Transparent refers to the capability of transmitting light. Both colored and colorless composition can be transparent.
The article or substrate (e.g. film, sheet) has two major surfaces. The first surface, denoted herein as the “viewing surface”, comprises the colorless thermal mass transferred composition. The opposing surface of the article may also comprise the colorless thermal mass transferred composition optionally in combination with a colored printed image. Alternatively, and most common however, the opposing surface is a non-viewing surface that typically comprises a pressure sensitive adhesive protected by a release liner. The release liner is subsequently removed and the imaged substrate (e.g. sheeting, film) is adhered to a target surface such as a sign backing, billboard, automobile, truck, airplane, building, awning, window, floor, etc.
The substrates as well as the imaged article (e.g. sheets, films, polymeric materials) for use in the invention may be clear, translucent, or opaque. Further, the substrate and imaged article may be colorless, comprise a solid color or comprise a pattern of colors. Additionally, the substrate and imaged articles (e.g. films) may be transmissive, reflective, or retroreflective.
Commercially available films include a multitude of films typically used for signage and commercial graphic uses such as available from 3M under the trade designations “Panaflex”, “Nomad”, “Scotchcal”, “Scotchlite”, “Controltac”, and “Controltac Plus”. Retroreflective sheeting is commercially available from 3M Company, St. Paul, Minn. under the trade designations “3M” and “Diamond Grade”.
The articles of the invention will be described with reference to retroreflective sheeting articles. Such articles are commonly employed in traffic signage and license plates as well as other traffic warning items such as roll-up signs; cone, post and barrel wrap sheeting; barricade sheeting, and pavement marking tapes.
Another embodiment is illustrated in
Typically, the colorless thermal mass transferred composition is employed in combination with a colored thermal mass transferred composition (e.g. 52, 54 and 74), the colored composition forming a visible image such as the alphanumeric characters of a license plate or (e.g. traffic) sign. The colored thermal mass transferred image is typically buried beneath the colorless thermal mass transferred composition (e.g. such as 52 of
Regardless of whether the retroreflective sheeting comprises microsphere or cube corner elements, the colorless thermal transferred composition is provided in the optical path of the retroreflective base sheet, meaning that the colorless composition lies within the path taken by incident light that is retroreflected by the resultant article. Accordingly, the colorless thermal transferred composition is disposed between the retroreflective elements (e.g. 68 or 36 in combination with 38) and the viewing surface of the sheeting.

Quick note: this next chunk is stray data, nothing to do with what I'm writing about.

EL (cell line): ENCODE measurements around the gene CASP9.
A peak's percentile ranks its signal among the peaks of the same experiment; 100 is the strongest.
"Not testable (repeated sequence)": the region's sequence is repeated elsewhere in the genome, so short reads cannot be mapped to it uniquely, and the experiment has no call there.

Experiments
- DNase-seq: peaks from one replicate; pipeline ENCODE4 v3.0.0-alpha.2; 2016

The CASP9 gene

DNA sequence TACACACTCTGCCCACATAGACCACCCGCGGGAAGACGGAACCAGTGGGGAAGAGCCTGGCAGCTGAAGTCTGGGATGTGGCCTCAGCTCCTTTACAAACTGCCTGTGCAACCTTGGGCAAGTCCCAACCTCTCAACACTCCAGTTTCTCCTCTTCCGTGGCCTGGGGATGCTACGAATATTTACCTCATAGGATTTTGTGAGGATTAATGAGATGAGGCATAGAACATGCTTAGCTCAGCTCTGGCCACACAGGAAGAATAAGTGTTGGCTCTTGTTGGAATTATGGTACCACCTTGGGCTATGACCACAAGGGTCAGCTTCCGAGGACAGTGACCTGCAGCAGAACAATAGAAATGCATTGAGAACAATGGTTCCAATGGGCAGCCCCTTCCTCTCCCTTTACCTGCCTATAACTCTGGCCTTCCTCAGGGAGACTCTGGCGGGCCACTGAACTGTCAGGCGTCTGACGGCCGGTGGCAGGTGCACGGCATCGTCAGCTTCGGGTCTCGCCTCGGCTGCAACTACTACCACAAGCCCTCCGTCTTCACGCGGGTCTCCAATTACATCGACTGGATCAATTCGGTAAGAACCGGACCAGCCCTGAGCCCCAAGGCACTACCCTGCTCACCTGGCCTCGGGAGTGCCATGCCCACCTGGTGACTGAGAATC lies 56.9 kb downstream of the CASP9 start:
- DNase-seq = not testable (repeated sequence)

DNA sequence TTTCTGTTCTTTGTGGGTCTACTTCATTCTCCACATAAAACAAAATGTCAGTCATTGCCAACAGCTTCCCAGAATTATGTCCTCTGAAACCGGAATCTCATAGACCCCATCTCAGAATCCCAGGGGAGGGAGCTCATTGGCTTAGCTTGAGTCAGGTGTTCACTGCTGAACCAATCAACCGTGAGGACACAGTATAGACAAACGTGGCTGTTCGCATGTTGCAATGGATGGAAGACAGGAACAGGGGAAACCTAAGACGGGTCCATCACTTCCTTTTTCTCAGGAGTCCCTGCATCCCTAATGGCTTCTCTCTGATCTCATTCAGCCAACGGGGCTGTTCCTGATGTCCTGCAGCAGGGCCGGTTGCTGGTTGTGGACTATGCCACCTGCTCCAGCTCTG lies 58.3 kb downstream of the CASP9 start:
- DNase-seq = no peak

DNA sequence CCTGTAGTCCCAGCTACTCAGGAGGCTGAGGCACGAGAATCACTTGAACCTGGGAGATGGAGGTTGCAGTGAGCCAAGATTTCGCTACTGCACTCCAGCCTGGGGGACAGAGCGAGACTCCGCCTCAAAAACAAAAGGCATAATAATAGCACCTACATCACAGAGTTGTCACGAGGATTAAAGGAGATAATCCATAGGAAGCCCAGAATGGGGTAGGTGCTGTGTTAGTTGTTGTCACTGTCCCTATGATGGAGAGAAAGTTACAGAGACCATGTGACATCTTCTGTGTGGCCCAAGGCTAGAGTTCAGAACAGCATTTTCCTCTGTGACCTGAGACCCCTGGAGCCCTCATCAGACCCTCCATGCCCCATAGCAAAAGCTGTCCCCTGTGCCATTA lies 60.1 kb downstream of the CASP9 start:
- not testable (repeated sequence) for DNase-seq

The substrate or receiving layer of the thermal mass transfer printed composition (e.g. 35, 65 of
The thickness of the colorless and colored thermally transferred layer will vary. Thicker transfer layers may require longer exposure times of the ribbon and underlying retroreflective sheeting to the heat source and/or higher heat source temperatures. The thermal mass transferred image typically has a thickness of at least 1 and no greater than about 10 microns. The thickness may be 2, 3, 4, 5, 6, 7, 8, or 9 micrometers. However, the thickness may range as high 25 micrometers (1 mil). When the desired thickness exceeds the thickness of the colored or colorless layer of a single ribbon, the retroreflective sheeting can be thermal mass transfer printed two or more times to build up the thickness.
The (e.g. retroreflective) articles described herein are “durable for outdoor usage” which refers to the ability of the article to withstand temperature extremes, exposure to moisture ranging from dew to rainstorms, and colorfast stability under sunlight's ultraviolet radiation. The threshold of durability is dependent upon the conditions to which the article is likely to be exposed and thus can vary. At minimum, however, the articles of the present invention do not delaminate or deteriorate when submersed in ambient temperature (25° C.) water for 24 hours, nor when exposed to temperatures (wet or dry) ranging from about −40° C. to about 140° F. (60° C.).
In the case of signage for traffic control, the articles are preferably sufficiently durable such that the articles are able to withstand at least one year and more preferably at least three years of weathering. This can be determined with ASTM D4956-05 Standard Specification of Retroreflective Sheeting for Traffic Control that describes the application-dependent minimum performance requirements, both initially and following accelerated outdoor weathering, of several types of retroreflective sheeting. Initially, the reflective substrate meets or exceeds the minimum coefficient of retroreflection. For Type I white sheetings (“engineering grade”), the minimum coefficient of retroreflection is 70 cd/fc/ft2 at an observation angle of 0.2° and an entrance angle of −4°, whereas for Type III white sheetings (“high intensity”) the minimum coefficient of retroreflection is 250 cd/fc/ft2 at an observation angle of 0.2° and an entrance angle of −4°. Further, for Type IX white sheetings, the minimum coefficient of retroreflection is 380 cd/fc/ft2 at an observation angle of 0.2° and an entrance angle of −4°. In addition, minimum specifications for shrinkage, flexibility, adhesion, impact resistance and gloss are preferably met. After accelerated outdoor weathering for 12, 24, or 36 months, depending on the sheeting type and application, the retroreflective sheeting preferably shows no appreciable cracking, scaling, pitting, blistering, edge lifting or curling, or more than 0.8 millimeters shrinkage or expansion following the specified testing period. In addition, the weathered retroreflective articles preferably exhibit at least the minimum coefficient of retroreflection and colorfastness. For example, Type I “engineering grade” retroreflective sheeting intended for permanent signing applications retains at least 50% of the initial minimum coefficient of retroreflection after 24 months of outdoor weathering and Type III and IX “high intensity” type retroreflective sheeting intended for permanent signing applications retains at least 80% of the initial minimum coefficient of retroreflection following 36 months of outdoor weathering in order to meet the specification. The target values for the initial and weathered coefficient of retroreflection values for colored sheeting is described in ASTM-D4956-05.